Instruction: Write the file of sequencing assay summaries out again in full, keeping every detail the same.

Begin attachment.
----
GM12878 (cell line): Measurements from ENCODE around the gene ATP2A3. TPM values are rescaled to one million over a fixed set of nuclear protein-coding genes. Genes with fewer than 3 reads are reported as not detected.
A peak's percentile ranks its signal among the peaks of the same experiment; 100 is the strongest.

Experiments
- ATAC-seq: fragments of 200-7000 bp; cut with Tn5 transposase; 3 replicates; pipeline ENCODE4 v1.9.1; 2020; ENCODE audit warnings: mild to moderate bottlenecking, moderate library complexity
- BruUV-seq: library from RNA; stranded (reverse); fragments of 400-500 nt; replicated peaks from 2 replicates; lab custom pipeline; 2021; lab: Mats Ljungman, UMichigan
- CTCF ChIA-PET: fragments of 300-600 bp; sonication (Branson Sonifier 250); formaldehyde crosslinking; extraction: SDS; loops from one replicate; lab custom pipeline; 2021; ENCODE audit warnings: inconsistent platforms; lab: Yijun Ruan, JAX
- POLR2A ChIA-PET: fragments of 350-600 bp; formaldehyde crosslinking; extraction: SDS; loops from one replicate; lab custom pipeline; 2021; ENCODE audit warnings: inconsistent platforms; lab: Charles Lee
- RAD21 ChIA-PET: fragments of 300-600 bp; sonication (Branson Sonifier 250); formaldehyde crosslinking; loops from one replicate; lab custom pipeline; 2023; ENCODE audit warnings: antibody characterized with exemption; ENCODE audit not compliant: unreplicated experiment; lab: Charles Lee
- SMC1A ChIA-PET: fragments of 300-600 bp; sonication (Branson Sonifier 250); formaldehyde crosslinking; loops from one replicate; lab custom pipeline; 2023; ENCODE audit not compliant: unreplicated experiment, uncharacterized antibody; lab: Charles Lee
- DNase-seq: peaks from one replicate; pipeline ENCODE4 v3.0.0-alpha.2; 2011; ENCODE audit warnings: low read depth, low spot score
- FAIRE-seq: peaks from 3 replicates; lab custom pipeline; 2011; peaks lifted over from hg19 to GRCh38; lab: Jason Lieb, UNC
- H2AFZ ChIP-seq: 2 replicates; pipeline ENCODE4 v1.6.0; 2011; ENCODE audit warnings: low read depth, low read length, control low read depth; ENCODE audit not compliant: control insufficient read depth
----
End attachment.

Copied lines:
GM12878 (cell line): Measurements from ENCODE around the gene ATP2A3. TPM values are rescaled to one million over a fixed set of nuclear protein-coding genes. Genes with fewer than 3 reads are reported as not detected.
A peak's percentile ranks its signal among the peaks of the same experiment; 100 is the strongest.

Experiments
- ATAC-seq: fragments of 200-7000 bp; cut with Tn5 transposase; 3 replicates; pipeline ENCODE4 v1.9.1; 2020; ENCODE audit warnings: mild to moderate bottlenecking, moderate library complexity
- BruUV-seq: library from RNA; stranded (reverse); fragments of 400-500 nt; replicated peaks from 2 replicates; lab custom pipeline; 2021; lab: Mats Ljungman, UMichigan
- CTCF ChIA-PET: fragments of 300-600 bp; sonication (Branson Sonifier 250); formaldehyde crosslinking; extraction: SDS; loops from one replicate; lab custom pipeline; 2021; ENCODE audit warnings: inconsistent platforms; lab: Yijun Ruan, JAX
- POLR2A ChIA-PET: fragments of 350-600 bp; formaldehyde crosslinking; extraction: SDS; loops from one replicate; lab custom pipeline; 2021; ENCODE audit warnings: inconsistent platforms; lab: Charles Lee
- RAD21 ChIA-PET: fragments of 300-600 bp; sonication (Branson Sonifier 250); formaldehyde crosslinking; loops from one replicate; lab custom pipeline; 2023; ENCODE audit warnings: antibody characterized with exemption; ENCODE audit not compliant: unreplicated experiment; lab: Charles Lee
- SMC1A ChIA-PET: fragments of 300-600 bp; sonication (Branson Sonifier 250); formaldehyde crosslinking; loops from one replicate; lab custom pipeline; 2023; ENCODE audit not compliant: unreplicated experiment, uncharacterized antibody; lab: Charles Lee
- DNase-seq: peaks from one replicate; pipeline ENCODE4 v3.0.0-alpha.2; 2011; ENCODE audit warnings: low read depth, low spot score
- FAIRE-seq: peaks from 3 replicates; lab custom pipeline; 2011; peaks lifted over from hg19 to GRCh38; lab: Jason Lieb, UNC
- H2AFZ ChIP-seq: 2 replicates; pipeline ENCODE4 v1.6.0; 2011; ENCODE audit warnings: low read depth, low read length, control low read depth; ENCODE audit not compliant: control insufficient read depth